If you’re growing a SaaS business, you’ve got to have visibility into the health of your customer relationships since customer retention is critical to to organizational success. If you want to keep a close eye on churn risk, you should be sure to look at your customer service department. It’s well known that poor customer service/experience is the most common reason for churn. And, it’s avoidable!
Find the Unhappy Customers
Unhappy customers are the most likely to churn, so you should have ways of spotting unhappiness in your customer base. Surveys do some of the work, but by the time a customer identifies himself as unhappy, it may be too late to save the relationship. This is where performance metrics come in to play. The customer service experience can be broken down into a variety of metrics that lets you spot underperformance easily. A customer with too many “risky” values is likely to be unhappy with your business.
If a customer has too many problems in a short span of time, that’s a risk. Similarly, if a low percentage of these problems go unresolved, or take too long to get answered, that contributes to a poor experience. Too many strikes, and you’re out.
It’s Not You, It’s Me
Ideally, we want everyone to be happy, and we’d like to keep every customer forever. And I wanted a new Ferrari when I turned 16. The reality is that you’ll lose some portion of your customers. You could bend over backwards and try to save every relationship, or you could take a step back and ask yourself which relationships are worth saving. Some customers will never truly be happy. Some customers are needy, and their first instinct on every little question is to open a new case. Some customers bring no revenue to your business, and are unlikely upsell candidates.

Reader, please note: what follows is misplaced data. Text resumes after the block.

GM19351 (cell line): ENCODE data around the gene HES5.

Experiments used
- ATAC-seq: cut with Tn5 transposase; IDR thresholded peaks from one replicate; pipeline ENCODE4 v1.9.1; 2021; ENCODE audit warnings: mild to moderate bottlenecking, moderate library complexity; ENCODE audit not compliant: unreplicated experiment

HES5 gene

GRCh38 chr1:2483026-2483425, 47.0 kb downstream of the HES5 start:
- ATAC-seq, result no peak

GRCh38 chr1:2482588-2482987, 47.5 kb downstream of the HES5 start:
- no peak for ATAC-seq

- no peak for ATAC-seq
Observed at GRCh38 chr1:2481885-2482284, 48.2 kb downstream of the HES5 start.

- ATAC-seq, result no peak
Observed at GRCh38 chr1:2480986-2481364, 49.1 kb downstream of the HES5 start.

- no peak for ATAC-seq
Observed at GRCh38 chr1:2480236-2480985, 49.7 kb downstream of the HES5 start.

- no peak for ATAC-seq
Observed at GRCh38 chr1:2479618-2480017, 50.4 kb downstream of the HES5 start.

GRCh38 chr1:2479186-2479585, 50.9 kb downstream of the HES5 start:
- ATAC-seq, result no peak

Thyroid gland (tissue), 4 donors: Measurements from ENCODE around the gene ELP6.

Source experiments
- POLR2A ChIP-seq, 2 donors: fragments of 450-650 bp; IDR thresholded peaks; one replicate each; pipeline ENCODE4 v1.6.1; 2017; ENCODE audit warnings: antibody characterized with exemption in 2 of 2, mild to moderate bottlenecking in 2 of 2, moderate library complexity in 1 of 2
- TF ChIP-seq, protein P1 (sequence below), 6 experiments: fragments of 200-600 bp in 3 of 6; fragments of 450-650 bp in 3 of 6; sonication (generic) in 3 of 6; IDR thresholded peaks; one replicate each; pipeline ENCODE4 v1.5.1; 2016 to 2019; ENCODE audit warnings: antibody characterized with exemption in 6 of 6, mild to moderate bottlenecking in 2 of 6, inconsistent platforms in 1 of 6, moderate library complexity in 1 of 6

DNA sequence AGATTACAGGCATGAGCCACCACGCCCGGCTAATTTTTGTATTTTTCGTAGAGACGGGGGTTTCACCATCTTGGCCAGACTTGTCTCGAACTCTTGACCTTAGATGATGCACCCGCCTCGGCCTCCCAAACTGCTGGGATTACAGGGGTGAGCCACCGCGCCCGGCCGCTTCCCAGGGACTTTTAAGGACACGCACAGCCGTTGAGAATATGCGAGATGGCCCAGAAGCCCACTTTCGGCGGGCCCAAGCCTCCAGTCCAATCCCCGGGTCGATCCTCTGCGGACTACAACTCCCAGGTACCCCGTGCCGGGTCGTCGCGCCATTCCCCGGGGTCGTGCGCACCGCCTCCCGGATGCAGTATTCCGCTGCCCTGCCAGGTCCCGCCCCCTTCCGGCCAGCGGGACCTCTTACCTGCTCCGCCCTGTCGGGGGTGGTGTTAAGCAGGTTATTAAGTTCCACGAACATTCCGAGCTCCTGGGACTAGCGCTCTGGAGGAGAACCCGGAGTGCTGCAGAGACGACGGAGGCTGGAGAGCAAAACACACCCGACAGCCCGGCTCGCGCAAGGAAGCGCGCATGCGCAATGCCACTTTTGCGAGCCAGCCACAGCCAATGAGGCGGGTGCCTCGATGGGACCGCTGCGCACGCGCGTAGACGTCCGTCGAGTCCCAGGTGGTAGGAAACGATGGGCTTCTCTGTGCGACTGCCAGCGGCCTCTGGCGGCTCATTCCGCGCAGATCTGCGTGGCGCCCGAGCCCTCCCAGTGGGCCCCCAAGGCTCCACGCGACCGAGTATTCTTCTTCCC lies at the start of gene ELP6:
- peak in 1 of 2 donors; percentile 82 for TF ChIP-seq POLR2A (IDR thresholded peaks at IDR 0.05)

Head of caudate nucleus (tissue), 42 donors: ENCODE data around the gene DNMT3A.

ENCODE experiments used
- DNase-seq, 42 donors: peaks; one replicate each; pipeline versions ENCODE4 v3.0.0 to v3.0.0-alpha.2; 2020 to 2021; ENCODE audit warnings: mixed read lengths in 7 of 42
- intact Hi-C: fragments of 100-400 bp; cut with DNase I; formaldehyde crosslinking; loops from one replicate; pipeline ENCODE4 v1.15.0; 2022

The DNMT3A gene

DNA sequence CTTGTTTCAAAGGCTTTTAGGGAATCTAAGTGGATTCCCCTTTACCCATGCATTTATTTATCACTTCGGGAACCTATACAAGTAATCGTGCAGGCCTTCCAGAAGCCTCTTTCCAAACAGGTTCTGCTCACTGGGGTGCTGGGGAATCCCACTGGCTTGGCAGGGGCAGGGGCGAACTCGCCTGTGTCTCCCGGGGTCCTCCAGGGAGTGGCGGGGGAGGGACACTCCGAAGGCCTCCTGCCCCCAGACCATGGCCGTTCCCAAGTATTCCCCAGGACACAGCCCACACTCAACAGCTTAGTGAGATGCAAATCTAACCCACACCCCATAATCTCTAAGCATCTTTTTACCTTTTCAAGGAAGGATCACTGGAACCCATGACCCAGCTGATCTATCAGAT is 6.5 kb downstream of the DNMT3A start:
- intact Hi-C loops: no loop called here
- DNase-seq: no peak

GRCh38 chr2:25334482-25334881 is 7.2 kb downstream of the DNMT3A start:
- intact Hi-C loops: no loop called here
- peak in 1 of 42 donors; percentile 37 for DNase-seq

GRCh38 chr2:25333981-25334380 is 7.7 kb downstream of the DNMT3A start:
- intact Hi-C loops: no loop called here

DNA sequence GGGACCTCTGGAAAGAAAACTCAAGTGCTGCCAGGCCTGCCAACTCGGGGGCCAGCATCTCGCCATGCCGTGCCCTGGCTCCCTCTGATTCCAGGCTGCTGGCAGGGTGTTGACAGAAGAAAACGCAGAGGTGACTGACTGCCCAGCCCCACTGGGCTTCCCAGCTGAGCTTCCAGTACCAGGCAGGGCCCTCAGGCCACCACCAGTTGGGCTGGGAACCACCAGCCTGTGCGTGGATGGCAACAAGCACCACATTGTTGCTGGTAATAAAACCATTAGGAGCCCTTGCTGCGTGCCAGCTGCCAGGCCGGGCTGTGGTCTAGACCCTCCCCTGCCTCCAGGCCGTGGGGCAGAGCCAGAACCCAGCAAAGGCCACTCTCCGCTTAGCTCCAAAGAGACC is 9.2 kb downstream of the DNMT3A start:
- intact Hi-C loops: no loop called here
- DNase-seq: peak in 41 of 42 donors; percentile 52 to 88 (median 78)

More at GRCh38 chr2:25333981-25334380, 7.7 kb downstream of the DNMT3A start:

The bubble chart above plots customers based on their value to the business and the effort it takes to serve the relationship. If someone’s way off to the right—low value and high maintenance—you should ask yourself if that’s a relationship you want to work to keep. Similarly, you should see where in this mix your risks show up. Any red in the top half of the chart—high value customers—requires immediate attention. How does your service look across your customer base?
Check Your NPS
Most ticketing systems let you send a satisfaction survey after each resolution. Hopefully you’re tracking this data, and break it down over time, by employee, and by account. Wait time and resolution times help you infer customer satisfaction, but it’s always important to get first-party feedback directly from customers.
There’s no single metric for monitoring customer health. If you want to increase your LTV or reduce churn, you should use all the data available to you to get a holistic look at your customer relationships. How often do they open your emails? How is their product usage trending? When is their contract up for renewal? Add to that list: have we done a good job solving their problems?